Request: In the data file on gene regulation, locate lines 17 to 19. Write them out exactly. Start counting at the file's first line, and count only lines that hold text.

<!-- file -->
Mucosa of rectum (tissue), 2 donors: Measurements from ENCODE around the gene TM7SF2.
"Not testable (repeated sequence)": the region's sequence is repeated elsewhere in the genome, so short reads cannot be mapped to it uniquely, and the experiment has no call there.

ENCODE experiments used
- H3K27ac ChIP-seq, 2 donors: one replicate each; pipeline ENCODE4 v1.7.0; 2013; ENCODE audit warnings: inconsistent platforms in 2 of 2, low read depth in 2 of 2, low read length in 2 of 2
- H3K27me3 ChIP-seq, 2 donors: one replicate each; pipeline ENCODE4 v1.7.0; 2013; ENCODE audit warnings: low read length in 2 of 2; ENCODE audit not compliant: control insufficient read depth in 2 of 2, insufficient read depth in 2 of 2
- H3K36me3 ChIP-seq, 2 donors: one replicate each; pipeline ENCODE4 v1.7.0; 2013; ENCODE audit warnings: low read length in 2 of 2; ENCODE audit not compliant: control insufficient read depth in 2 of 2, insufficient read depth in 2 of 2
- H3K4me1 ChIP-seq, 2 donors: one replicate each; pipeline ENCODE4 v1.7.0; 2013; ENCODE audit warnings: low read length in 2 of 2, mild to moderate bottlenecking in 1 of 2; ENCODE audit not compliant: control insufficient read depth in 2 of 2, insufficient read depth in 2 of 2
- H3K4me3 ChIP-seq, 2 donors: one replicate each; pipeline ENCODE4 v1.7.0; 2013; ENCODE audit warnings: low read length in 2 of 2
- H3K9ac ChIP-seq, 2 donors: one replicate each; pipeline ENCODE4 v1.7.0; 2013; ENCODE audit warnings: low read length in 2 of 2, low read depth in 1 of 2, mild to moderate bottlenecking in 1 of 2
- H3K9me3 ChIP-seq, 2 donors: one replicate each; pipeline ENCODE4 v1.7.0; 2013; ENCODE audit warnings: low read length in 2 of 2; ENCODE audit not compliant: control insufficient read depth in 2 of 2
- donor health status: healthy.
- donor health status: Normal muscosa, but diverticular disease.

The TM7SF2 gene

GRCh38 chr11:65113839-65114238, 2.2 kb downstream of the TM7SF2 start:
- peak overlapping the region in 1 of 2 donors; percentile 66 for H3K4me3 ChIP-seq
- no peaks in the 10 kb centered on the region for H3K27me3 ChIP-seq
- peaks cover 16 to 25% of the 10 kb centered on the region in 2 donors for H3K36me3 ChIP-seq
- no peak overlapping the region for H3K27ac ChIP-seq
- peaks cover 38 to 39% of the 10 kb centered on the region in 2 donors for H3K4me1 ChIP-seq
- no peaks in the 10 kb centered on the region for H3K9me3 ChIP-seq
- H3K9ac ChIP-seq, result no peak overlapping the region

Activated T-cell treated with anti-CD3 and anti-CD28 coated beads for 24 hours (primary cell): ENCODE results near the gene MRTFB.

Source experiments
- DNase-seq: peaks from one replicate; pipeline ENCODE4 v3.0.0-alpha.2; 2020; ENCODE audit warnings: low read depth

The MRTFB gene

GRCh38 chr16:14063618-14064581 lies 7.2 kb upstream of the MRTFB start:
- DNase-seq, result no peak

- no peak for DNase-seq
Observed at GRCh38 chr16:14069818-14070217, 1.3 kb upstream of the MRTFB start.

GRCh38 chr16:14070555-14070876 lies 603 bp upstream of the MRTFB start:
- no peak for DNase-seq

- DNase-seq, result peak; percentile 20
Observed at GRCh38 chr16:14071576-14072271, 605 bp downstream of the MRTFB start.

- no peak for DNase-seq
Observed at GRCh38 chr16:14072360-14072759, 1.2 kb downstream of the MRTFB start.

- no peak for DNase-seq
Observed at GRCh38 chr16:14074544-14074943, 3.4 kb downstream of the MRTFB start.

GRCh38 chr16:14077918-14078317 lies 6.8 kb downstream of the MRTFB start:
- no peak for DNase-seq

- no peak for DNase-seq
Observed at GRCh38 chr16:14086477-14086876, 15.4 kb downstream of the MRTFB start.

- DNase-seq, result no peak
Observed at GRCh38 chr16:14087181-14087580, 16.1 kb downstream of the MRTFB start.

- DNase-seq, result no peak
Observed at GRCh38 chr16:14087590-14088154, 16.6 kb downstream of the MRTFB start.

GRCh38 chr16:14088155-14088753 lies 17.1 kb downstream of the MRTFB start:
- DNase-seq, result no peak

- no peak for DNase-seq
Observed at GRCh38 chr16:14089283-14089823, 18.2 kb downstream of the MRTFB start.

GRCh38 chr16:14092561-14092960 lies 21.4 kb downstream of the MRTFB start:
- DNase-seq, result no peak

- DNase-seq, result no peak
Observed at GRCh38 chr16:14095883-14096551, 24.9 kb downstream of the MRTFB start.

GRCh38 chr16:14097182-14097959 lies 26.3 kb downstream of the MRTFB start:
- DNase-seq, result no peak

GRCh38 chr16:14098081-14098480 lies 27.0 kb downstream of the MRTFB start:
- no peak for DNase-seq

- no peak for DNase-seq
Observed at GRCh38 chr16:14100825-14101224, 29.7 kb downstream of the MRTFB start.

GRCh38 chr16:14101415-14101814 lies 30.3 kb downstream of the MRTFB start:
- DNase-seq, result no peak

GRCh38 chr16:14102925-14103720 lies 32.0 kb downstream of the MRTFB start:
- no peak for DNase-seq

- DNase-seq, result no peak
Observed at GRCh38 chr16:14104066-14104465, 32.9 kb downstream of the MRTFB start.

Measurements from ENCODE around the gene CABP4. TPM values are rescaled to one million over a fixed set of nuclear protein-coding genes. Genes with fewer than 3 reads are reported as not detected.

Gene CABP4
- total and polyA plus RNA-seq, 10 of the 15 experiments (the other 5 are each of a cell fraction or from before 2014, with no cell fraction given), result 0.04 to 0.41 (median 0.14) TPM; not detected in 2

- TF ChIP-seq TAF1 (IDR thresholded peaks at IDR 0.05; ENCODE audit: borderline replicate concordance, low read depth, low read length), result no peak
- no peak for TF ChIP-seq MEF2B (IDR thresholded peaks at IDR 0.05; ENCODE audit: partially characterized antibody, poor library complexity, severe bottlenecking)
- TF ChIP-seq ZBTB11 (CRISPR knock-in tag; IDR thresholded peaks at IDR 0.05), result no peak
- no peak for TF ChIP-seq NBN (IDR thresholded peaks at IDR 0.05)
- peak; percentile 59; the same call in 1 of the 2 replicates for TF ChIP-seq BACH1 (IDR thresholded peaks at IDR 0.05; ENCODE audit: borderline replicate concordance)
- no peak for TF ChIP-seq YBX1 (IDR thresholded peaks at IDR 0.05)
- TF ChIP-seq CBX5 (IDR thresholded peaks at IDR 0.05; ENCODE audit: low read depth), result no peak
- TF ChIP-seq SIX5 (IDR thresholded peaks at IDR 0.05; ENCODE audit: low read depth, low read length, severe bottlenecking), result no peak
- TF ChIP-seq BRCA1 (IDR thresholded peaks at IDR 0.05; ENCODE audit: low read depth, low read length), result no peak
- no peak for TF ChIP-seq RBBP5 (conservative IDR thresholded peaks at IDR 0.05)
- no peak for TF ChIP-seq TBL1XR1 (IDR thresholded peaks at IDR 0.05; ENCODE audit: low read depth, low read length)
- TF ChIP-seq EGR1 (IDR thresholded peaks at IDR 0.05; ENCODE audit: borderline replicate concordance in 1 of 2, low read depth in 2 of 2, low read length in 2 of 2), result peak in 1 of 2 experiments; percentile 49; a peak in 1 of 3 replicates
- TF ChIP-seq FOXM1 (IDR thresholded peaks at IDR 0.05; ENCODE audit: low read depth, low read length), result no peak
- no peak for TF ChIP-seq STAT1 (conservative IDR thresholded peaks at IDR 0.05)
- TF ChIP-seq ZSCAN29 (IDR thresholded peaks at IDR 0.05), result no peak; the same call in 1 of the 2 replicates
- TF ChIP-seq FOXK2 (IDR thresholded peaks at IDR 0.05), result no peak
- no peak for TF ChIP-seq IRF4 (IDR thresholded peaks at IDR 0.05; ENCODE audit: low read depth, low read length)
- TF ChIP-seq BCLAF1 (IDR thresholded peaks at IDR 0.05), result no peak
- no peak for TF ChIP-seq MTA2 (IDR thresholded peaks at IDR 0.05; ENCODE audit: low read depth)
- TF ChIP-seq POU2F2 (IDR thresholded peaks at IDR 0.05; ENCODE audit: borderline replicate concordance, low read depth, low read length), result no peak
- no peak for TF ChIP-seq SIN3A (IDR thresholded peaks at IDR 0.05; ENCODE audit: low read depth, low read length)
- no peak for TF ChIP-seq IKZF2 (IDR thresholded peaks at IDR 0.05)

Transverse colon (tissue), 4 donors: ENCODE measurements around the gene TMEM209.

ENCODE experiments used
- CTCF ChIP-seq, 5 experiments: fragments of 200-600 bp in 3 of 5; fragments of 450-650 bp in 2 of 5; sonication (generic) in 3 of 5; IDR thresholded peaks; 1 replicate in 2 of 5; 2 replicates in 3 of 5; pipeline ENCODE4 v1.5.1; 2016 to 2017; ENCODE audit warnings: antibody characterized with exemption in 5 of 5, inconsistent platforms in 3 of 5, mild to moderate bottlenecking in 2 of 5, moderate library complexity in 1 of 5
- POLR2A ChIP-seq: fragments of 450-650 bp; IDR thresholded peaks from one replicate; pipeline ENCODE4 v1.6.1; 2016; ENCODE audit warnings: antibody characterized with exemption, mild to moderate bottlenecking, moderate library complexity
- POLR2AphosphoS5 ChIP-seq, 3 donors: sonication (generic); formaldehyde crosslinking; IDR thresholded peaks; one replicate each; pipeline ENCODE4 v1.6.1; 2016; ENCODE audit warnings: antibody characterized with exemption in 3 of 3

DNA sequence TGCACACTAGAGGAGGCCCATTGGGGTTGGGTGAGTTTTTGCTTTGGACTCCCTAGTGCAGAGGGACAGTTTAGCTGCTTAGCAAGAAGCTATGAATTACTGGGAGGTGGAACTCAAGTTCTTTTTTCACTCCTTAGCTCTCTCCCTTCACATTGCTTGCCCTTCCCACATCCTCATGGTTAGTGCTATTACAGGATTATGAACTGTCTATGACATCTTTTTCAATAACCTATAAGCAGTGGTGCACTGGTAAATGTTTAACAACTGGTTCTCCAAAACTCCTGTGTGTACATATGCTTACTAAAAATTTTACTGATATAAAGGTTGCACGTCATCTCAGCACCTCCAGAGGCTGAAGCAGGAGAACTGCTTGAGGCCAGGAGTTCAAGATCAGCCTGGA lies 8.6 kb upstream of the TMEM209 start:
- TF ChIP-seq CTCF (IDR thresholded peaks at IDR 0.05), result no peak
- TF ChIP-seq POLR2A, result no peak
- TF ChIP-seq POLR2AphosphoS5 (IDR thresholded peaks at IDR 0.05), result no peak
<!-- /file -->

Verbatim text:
- peaks cover 16 to 25% of the 10 kb centered on the region in 2 donors for H3K36me3 ChIP-seq
- no peak overlapping the region for H3K27ac ChIP-seq
- peaks cover 38 to 39% of the 10 kb centered on the region in 2 donors for H3K4me1 ChIP-seq